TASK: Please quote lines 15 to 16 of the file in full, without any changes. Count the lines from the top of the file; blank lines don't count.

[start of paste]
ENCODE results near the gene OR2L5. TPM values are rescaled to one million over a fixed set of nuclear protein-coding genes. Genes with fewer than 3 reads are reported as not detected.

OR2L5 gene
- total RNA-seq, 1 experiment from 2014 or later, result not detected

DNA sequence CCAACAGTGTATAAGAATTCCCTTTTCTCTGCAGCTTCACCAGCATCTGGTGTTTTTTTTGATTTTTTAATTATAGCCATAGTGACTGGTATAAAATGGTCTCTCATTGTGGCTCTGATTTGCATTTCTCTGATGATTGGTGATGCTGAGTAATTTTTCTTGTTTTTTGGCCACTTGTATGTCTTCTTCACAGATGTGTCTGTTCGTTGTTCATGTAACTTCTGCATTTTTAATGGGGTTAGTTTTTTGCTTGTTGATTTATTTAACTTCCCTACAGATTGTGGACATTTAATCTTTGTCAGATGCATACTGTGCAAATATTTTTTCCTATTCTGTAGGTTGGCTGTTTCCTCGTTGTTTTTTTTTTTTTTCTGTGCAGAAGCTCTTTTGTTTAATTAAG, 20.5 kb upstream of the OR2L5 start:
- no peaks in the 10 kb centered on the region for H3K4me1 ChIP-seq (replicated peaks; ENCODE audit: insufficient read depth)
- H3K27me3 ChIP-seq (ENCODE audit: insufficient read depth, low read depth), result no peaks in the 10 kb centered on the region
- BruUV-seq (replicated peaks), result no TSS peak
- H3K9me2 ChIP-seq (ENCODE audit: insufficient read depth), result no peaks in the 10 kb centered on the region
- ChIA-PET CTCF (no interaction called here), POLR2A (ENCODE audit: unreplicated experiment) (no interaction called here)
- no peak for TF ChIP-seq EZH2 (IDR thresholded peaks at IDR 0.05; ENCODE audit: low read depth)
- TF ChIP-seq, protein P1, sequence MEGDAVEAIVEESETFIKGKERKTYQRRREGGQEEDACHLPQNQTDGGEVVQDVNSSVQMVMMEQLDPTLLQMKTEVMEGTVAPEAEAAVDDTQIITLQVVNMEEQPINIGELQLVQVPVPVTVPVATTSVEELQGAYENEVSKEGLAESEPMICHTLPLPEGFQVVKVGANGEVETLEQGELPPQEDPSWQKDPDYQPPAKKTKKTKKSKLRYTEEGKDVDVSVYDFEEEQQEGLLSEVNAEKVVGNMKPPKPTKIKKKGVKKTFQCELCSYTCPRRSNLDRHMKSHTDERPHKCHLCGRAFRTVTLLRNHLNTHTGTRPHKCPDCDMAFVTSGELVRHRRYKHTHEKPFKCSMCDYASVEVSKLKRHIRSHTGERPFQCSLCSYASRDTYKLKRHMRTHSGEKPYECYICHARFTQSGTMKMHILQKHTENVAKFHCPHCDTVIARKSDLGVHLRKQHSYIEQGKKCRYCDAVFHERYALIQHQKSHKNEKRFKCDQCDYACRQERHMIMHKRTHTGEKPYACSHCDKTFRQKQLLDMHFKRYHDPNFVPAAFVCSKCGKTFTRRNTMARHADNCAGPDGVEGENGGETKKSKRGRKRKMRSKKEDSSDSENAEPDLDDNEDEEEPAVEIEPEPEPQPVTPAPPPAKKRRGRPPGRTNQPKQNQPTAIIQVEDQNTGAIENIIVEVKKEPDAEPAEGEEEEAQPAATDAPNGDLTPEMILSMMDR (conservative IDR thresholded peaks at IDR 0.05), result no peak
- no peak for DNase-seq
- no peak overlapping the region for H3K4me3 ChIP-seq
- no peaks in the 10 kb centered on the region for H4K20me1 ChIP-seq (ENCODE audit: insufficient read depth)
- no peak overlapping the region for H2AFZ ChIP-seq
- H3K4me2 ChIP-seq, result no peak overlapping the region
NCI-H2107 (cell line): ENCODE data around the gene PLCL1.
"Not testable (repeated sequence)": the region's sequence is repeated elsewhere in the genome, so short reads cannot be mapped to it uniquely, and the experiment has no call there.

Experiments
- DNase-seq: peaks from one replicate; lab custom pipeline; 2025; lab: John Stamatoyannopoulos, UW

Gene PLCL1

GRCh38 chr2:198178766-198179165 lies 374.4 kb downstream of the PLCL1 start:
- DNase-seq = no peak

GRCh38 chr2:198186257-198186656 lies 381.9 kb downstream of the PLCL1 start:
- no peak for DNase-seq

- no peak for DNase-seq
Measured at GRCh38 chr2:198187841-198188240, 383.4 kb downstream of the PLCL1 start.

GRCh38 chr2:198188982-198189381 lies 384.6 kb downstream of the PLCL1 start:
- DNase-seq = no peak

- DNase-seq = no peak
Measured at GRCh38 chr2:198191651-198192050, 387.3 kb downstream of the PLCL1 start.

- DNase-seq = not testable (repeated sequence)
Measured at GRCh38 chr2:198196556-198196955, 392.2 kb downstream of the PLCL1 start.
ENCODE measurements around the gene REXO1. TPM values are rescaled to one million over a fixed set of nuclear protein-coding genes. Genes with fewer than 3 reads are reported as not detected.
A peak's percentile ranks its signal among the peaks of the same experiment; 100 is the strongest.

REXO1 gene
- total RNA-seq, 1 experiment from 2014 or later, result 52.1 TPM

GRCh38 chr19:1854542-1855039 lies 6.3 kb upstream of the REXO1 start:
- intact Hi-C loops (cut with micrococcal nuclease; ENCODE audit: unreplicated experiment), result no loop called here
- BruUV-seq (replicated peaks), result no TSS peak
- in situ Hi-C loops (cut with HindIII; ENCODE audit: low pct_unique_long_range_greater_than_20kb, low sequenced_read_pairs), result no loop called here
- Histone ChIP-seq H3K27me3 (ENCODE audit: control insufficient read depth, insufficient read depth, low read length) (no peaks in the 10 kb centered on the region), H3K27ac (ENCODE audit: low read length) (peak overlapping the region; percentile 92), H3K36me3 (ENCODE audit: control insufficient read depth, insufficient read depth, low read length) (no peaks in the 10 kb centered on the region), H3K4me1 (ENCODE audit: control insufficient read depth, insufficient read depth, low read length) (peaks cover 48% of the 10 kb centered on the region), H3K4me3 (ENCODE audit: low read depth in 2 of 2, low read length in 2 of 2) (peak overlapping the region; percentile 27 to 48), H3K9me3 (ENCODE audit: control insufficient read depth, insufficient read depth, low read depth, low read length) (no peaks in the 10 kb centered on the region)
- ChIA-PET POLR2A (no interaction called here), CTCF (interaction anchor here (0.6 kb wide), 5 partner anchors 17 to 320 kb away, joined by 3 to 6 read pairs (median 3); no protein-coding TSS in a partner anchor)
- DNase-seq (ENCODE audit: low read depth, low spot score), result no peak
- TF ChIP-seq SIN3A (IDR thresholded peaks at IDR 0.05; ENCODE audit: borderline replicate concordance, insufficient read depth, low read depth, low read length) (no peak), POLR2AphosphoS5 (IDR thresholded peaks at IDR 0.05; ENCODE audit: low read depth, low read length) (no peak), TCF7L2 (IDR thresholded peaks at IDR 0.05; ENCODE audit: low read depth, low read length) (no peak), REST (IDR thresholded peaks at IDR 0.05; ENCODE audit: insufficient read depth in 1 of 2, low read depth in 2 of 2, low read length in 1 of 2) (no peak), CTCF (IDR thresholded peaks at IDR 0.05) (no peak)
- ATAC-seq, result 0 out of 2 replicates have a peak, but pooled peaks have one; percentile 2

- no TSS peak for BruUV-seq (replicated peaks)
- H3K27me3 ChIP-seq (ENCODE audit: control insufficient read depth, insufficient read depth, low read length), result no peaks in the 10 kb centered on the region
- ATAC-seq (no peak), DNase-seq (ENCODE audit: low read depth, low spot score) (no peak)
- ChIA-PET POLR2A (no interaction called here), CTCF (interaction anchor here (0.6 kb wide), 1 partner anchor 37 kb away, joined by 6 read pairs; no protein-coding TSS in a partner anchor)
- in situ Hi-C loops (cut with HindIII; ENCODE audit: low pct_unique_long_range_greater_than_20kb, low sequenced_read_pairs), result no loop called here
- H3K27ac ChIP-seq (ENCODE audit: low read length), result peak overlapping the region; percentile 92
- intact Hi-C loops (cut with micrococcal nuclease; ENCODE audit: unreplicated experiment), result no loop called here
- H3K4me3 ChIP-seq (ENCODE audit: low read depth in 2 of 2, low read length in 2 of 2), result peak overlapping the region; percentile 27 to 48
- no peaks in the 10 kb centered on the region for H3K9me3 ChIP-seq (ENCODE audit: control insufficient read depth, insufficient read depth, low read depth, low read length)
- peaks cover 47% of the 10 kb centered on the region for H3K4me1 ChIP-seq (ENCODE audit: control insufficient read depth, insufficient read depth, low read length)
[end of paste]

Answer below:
- no peak overlapping the region for H2AFZ ChIP-seq
- H3K4me2 ChIP-seq, result no peak overlapping the region